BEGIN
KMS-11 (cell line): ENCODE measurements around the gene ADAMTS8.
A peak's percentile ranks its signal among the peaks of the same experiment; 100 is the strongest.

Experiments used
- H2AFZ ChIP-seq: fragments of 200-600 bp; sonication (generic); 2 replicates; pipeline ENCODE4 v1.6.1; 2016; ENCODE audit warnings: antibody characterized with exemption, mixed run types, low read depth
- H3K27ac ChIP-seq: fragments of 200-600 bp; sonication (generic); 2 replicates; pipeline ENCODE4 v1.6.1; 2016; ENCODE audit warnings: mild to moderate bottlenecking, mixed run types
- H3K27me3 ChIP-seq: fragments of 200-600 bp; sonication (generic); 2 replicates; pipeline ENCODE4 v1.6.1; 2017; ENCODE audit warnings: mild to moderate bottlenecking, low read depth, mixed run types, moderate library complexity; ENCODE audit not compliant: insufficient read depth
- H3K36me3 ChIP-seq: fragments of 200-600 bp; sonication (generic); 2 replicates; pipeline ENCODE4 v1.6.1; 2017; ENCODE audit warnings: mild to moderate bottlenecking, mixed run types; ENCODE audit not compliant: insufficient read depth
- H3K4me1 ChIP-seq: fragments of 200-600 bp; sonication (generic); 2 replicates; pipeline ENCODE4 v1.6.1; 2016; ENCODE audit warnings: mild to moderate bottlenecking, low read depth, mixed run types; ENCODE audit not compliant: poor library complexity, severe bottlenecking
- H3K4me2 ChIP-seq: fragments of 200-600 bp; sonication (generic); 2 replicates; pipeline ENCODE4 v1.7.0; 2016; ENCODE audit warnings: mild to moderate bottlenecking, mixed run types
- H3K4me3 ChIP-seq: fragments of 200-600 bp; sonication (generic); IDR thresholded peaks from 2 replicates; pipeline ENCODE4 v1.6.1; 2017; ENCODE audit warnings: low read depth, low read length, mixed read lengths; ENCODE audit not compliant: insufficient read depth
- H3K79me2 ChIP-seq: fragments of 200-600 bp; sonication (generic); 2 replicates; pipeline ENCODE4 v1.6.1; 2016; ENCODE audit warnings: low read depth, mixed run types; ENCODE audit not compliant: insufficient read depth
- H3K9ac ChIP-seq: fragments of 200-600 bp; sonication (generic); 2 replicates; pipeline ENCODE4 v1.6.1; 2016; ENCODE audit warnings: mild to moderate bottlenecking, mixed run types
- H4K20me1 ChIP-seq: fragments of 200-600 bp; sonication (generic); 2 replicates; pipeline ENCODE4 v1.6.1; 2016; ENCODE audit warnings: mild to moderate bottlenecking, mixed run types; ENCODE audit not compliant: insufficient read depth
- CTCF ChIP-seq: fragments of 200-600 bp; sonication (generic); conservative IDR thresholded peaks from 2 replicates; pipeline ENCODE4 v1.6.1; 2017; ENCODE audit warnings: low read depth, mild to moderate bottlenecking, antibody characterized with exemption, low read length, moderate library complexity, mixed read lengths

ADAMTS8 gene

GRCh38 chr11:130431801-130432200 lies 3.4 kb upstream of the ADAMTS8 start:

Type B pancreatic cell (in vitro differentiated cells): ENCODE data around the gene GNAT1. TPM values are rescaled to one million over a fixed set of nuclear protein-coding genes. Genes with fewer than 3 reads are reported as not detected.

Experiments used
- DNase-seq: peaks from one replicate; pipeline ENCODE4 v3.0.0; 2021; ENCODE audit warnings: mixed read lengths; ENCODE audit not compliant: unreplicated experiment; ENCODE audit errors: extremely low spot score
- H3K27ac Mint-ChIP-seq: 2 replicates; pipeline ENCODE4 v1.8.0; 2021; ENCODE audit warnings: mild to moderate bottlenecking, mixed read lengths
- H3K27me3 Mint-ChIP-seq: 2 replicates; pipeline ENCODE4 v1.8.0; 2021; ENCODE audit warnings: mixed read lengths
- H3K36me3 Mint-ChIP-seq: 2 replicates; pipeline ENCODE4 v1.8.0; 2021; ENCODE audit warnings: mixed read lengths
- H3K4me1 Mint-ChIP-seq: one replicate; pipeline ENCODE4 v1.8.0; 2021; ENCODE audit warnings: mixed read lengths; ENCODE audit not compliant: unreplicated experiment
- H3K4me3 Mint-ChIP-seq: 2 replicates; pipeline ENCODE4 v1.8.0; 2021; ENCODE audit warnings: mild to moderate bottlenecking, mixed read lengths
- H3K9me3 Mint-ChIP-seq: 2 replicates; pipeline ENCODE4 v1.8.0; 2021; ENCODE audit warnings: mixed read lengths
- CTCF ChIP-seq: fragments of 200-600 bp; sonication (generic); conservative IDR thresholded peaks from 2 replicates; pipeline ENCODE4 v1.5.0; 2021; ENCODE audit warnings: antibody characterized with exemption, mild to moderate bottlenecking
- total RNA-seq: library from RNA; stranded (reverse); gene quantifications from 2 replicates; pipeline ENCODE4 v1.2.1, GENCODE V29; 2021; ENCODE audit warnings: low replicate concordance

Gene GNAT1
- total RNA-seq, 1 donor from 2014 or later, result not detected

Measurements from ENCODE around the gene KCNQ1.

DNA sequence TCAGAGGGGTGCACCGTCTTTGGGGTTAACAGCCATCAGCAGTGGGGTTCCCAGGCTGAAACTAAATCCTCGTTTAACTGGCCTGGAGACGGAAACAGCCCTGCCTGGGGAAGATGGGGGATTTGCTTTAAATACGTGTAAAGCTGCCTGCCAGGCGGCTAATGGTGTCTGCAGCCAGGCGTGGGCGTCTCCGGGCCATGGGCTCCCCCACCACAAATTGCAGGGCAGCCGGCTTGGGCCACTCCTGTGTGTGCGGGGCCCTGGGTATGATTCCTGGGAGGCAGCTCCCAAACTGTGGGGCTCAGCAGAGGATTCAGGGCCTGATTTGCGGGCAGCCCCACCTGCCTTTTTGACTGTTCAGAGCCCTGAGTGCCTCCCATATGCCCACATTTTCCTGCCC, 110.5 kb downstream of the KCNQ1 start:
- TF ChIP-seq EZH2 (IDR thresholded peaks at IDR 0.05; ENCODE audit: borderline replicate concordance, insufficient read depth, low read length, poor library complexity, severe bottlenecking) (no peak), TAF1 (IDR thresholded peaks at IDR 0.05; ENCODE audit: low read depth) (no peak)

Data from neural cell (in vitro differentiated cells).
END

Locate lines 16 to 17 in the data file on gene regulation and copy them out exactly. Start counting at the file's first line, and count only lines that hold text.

GRCh38 chr11:130431801-130432200 lies 3.4 kb upstream of the ADAMTS8 start:

Type B pancreatic cell (in vitro differentiated cells): ENCODE data around the gene GNAT1. TPM values are rescaled to one million over a fixed set of nuclear protein-coding genes. Genes with fewer than 3 reads are reported as not detected.